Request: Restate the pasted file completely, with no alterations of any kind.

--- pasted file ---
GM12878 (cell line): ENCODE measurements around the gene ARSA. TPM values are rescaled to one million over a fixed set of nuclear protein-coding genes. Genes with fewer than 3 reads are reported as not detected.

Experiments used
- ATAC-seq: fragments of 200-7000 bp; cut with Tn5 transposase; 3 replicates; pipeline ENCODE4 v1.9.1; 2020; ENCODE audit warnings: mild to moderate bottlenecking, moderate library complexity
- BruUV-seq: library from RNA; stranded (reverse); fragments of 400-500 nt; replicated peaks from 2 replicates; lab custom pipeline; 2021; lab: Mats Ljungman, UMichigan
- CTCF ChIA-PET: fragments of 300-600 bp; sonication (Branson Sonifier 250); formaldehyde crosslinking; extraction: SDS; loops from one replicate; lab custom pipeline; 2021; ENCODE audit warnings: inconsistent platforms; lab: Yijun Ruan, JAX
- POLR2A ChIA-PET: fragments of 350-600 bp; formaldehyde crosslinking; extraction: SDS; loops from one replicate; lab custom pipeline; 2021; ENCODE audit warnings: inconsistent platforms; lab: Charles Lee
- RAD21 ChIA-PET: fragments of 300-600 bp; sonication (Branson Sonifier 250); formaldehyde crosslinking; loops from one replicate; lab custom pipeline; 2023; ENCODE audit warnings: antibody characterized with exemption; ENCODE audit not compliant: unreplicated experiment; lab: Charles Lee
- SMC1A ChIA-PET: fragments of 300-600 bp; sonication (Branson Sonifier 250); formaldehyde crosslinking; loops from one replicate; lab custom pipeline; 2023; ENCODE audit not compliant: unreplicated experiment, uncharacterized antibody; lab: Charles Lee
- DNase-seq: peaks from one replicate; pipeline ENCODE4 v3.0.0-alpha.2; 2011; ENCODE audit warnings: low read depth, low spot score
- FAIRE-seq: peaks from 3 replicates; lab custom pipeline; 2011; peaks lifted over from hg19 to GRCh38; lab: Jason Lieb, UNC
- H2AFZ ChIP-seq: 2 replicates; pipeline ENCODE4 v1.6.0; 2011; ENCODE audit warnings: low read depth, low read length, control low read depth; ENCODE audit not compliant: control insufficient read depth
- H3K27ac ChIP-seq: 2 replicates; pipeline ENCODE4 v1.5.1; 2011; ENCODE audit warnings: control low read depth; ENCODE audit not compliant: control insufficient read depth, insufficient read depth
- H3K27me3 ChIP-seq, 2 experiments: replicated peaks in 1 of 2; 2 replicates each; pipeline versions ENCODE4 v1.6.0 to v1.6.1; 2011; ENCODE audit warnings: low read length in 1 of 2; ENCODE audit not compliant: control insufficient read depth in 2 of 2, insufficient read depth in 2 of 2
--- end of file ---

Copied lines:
GM12878 (cell line): ENCODE measurements around the gene ARSA. TPM values are rescaled to one million over a fixed set of nuclear protein-coding genes. Genes with fewer than 3 reads are reported as not detected.

Experiments used
- ATAC-seq: fragments of 200-7000 bp; cut with Tn5 transposase; 3 replicates; pipeline ENCODE4 v1.9.1; 2020; ENCODE audit warnings: mild to moderate bottlenecking, moderate library complexity
- BruUV-seq: library from RNA; stranded (reverse); fragments of 400-500 nt; replicated peaks from 2 replicates; lab custom pipeline; 2021; lab: Mats Ljungman, UMichigan
- CTCF ChIA-PET: fragments of 300-600 bp; sonication (Branson Sonifier 250); formaldehyde crosslinking; extraction: SDS; loops from one replicate; lab custom pipeline; 2021; ENCODE audit warnings: inconsistent platforms; lab: Yijun Ruan, JAX
- POLR2A ChIA-PET: fragments of 350-600 bp; formaldehyde crosslinking; extraction: SDS; loops from one replicate; lab custom pipeline; 2021; ENCODE audit warnings: inconsistent platforms; lab: Charles Lee
- RAD21 ChIA-PET: fragments of 300-600 bp; sonication (Branson Sonifier 250); formaldehyde crosslinking; loops from one replicate; lab custom pipeline; 2023; ENCODE audit warnings: antibody characterized with exemption; ENCODE audit not compliant: unreplicated experiment; lab: Charles Lee
- SMC1A ChIA-PET: fragments of 300-600 bp; sonication (Branson Sonifier 250); formaldehyde crosslinking; loops from one replicate; lab custom pipeline; 2023; ENCODE audit not compliant: unreplicated experiment, uncharacterized antibody; lab: Charles Lee
- DNase-seq: peaks from one replicate; pipeline ENCODE4 v3.0.0-alpha.2; 2011; ENCODE audit warnings: low read depth, low spot score
- FAIRE-seq: peaks from 3 replicates; lab custom pipeline; 2011; peaks lifted over from hg19 to GRCh38; lab: Jason Lieb, UNC
- H2AFZ ChIP-seq: 2 replicates; pipeline ENCODE4 v1.6.0; 2011; ENCODE audit warnings: low read depth, low read length, control low read depth; ENCODE audit not compliant: control insufficient read depth
- H3K27ac ChIP-seq: 2 replicates; pipeline ENCODE4 v1.5.1; 2011; ENCODE audit warnings: control low read depth; ENCODE audit not compliant: control insufficient read depth, insufficient read depth
- H3K27me3 ChIP-seq, 2 experiments: replicated peaks in 1 of 2; 2 replicates each; pipeline versions ENCODE4 v1.6.0 to v1.6.1; 2011; ENCODE audit warnings: low read length in 1 of 2; ENCODE audit not compliant: control insufficient read depth in 2 of 2, insufficient read depth in 2 of 2